Assuming nothing changes in the next month or so, it looks like my wife and I will be looking at places to rent in Chicago in April with the intention of moving in in early June.  I understand many NW students stay in the Streeterville area, but the rents I've looked up there scare me off, heh (for reference, I currently reside in a rural college town in northeast Missouri and pay 300/month for an admittedly crappy 1BR apartment).  I've seen some more reasonable looking rates in the Lakeview/Lincoln Park area, but in truth I'm completely ignorant about Chicago neighborhoods.  I'd like to live somewhere where I have easy access to public transportation to the school.  I'd also like to not live in the ghetto if possible.  Anyway, what I mean to ask is: do you know of any particular areas which strike a nice balance between affordability and amenities?  The wife's not too crazy about living in a gleaming highrise either.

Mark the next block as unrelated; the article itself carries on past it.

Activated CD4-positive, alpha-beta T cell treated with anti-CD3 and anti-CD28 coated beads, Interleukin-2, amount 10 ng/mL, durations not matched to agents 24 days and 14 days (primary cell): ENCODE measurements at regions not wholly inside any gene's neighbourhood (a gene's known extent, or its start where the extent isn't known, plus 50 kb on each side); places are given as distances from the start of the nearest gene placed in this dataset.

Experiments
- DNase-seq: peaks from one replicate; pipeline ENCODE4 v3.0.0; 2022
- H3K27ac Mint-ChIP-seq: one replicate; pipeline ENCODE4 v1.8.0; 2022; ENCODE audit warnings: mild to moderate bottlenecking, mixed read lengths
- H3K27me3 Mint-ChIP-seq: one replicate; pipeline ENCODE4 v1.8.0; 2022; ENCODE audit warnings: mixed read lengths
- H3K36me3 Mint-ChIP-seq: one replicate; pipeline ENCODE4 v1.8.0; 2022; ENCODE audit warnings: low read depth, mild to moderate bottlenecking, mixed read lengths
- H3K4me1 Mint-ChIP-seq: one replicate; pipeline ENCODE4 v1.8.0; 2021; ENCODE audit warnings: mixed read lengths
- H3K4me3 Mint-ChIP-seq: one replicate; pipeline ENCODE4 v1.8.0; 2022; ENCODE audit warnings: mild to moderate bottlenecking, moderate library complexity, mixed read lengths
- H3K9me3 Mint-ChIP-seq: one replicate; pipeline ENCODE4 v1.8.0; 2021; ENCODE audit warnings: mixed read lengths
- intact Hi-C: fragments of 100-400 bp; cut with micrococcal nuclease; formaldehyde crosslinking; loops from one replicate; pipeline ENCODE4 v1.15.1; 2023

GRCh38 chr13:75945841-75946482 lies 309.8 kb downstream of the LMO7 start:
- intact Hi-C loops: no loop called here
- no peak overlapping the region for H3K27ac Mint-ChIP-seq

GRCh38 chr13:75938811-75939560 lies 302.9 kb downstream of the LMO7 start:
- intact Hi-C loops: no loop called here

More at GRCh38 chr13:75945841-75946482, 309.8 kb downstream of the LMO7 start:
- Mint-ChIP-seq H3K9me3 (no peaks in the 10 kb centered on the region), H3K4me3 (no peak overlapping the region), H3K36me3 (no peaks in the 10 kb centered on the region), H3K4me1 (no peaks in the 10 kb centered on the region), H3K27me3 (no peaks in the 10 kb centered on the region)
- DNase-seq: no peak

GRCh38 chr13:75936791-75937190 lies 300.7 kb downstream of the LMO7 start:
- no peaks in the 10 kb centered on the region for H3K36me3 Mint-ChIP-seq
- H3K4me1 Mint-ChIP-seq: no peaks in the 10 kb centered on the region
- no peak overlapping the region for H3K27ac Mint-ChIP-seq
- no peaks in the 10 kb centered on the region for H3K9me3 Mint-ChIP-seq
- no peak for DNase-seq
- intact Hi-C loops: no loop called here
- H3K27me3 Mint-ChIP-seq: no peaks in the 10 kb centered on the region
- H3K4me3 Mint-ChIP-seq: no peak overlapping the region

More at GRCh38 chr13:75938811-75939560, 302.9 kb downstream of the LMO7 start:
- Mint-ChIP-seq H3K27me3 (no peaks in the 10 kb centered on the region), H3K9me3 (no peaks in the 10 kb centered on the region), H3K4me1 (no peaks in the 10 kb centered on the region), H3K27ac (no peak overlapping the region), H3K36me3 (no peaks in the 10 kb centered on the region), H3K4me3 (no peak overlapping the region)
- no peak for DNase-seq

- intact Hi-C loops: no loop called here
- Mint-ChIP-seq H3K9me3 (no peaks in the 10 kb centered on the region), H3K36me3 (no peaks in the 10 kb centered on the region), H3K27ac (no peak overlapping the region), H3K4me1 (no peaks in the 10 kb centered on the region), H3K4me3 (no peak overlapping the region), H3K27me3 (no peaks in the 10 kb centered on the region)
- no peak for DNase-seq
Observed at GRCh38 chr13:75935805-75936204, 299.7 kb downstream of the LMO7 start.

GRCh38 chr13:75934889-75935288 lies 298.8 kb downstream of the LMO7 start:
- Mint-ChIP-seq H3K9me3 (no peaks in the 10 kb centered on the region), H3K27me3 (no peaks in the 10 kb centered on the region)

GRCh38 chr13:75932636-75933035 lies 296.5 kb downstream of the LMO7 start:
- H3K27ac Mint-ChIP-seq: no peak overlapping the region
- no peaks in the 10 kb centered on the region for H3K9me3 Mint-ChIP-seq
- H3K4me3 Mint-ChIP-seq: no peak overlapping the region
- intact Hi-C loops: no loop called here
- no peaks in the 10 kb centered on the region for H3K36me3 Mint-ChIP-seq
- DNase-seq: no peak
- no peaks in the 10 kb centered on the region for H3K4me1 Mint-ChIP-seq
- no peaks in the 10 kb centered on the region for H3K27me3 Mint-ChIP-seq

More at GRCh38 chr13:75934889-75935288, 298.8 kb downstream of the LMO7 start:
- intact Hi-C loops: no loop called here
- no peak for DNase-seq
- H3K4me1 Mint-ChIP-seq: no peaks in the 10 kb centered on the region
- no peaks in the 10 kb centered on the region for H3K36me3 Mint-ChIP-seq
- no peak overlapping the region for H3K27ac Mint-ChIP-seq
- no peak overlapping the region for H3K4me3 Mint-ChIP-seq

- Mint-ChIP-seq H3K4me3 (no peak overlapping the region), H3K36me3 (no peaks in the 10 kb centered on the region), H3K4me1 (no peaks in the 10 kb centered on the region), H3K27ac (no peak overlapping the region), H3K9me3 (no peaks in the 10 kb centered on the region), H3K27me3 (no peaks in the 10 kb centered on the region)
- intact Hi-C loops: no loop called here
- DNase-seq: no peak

We also own two cars.  From what I understand about living in downtown Chicago, cars can be more of a burden than an asset.  We've considered selling one.  Thoughts?

If we do move to Chicago in June, I'll have to occupy my time in some manner before school starts.  This likely entails some menial summer job, but I'd certainly prefer something more interesting than retail or whatever.  Any ideas for a 0L summer job in Chicago?  I have a B.A. in English, but I don't know how helpful that'll be in these particular circumstances.

That's all I can think of for now.  I'm becoming increasingly excited about Northwestern in general and can't wait to visit next month!

EDIT: Thought of another.  I'm still waiting for Northwestern's financial aid offer, which will be an important factor in my ultimate law school decision -- Northwestern is the most expensive school I'm still considering.  The web site says Northwestern gives aid based on combined merit and need.  I also read somewhere that Northwestern does not consider your parents' financial information at all, not even on the Need Access form.  I find this very refreshing -- I think it's ridiculous that so many of the T14 schools want my parents' financial information despite the fact that I'm 25 and married.  I also like this because my wife and I are quite poor, heh. 

All this to say that I hope their financial aid offer makes Northwestern my clear choice.  If it comes down to 150k debt at Northwestern vs. 60-80k debt at another T20, I would have to consider my options very carefully.